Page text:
"Murdoch uses his diverse holdings, which include newspapers, magazines, sports teams, a movie studio, and a book publisher, to promote his own financial interests at the expense of real newsgathering, legal and regulatory rules, and journalistic ethics. He wields his media as instruments of influence with politicians who can aid him, and savages his competitors in his news columns. If ever someone demonstrated the dangers of mass power being concentrated in few hands, it would be Murdoch."

Do we need to read more? If we do, this is from the same article:

"Murdoch's British tabloid, The Sun, recently reversed its opposition to the controversial Millennium Dome - an enormous exhibition hall ("the world's largest dome") to be built in London - after Murdoch's British Sky Broadcasting (BSkyB) satellite service became a key investor. The English reading public had seen this before. Murdoch's firing of editors Harold Evans of The Times (in 1982) and Andrew Neil of the Sunday Times (in 1994) were both widely felt to be over reporting by the papers that angered the Tory governments -- during a period when government decisions were massively enriching the tycoon."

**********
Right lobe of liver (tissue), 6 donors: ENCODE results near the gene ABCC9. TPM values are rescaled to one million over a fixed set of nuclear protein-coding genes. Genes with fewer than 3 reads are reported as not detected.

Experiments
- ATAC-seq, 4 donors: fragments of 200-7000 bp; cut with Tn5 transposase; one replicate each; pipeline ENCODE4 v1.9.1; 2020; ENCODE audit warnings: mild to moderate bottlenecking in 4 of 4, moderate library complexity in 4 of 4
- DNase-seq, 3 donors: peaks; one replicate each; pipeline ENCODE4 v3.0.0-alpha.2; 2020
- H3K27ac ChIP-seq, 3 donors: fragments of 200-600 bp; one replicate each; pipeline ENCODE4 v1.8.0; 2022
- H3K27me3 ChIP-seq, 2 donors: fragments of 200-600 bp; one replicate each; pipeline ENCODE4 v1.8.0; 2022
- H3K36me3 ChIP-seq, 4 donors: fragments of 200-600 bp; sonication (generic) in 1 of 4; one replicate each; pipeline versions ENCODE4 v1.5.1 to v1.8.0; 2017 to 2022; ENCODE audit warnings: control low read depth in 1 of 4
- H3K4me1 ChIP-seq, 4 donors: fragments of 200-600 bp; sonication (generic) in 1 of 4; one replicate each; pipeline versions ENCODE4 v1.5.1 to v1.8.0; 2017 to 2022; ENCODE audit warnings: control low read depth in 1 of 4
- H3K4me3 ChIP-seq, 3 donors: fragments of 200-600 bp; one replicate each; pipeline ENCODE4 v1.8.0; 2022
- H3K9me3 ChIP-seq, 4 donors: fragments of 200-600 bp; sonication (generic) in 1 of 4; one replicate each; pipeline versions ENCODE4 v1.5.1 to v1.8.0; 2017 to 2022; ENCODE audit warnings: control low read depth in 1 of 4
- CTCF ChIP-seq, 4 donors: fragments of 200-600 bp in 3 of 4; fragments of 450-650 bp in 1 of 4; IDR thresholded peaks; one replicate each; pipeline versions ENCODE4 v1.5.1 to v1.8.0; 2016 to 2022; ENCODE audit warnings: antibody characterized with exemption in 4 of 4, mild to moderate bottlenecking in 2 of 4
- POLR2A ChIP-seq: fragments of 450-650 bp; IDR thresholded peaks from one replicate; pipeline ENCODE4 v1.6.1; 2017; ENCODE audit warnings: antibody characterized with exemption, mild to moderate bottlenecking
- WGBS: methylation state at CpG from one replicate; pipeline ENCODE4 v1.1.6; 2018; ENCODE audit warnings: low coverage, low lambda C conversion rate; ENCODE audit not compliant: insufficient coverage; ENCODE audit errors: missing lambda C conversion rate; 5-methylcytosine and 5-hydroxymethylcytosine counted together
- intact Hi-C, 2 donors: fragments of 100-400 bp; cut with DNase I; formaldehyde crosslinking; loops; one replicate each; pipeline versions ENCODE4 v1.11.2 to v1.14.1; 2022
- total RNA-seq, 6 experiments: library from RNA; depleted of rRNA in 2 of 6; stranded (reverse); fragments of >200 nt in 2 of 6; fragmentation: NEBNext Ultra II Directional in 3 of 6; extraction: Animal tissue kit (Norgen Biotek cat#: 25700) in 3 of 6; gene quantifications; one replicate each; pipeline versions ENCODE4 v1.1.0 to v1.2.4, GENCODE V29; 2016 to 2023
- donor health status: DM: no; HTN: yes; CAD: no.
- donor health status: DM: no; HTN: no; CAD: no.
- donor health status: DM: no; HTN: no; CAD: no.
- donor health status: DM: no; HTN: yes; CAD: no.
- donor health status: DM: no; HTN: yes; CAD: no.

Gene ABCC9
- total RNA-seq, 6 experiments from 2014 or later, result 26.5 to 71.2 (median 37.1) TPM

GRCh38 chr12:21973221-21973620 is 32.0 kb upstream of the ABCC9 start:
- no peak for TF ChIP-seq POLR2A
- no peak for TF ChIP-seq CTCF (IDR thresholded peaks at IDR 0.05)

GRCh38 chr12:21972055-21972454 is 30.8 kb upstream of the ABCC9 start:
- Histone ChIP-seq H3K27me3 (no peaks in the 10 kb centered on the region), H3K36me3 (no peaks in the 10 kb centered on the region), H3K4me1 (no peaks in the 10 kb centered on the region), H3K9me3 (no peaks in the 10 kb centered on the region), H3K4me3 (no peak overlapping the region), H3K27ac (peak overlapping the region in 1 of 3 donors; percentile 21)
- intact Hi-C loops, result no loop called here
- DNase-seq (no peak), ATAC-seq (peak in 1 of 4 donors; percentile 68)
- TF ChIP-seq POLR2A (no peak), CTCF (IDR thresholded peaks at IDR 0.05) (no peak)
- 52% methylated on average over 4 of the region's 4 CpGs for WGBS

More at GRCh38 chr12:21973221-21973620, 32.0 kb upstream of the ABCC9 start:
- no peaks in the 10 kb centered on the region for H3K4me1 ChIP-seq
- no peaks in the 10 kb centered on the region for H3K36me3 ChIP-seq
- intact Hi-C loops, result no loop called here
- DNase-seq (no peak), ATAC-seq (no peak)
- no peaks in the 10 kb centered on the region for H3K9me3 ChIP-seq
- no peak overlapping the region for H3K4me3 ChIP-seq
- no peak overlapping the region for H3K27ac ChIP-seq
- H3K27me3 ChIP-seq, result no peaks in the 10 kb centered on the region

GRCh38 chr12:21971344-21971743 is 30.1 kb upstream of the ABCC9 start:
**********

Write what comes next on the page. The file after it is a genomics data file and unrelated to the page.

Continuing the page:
Does he seem the right man for the job?

The whole article can be found at:

Or perhaps you would like to read this, from the Los Angeles Times Monday August 1997: "Playing by His Own Rules" by Michael A. Hiltzik:

It starts: "Potential Dodger owner Rupert Murdoch already knows the power - and perils - of pro sports. His foray into Australian rugby sparked a civil war that threatened the game's future."

And if you do, go to:

If anyone then has any doubt at all about the pages of this particular book or it's cover, there's plenty more where that came from.

Now let's get back to supporting Manchester United, after we've made sure it still exists.

"If you want to control a people all you have to do is remove their memory." George Orwell.

But remember, "He who owns the past controls the future". So let's keep control.

Copyright Paul Windridge 1998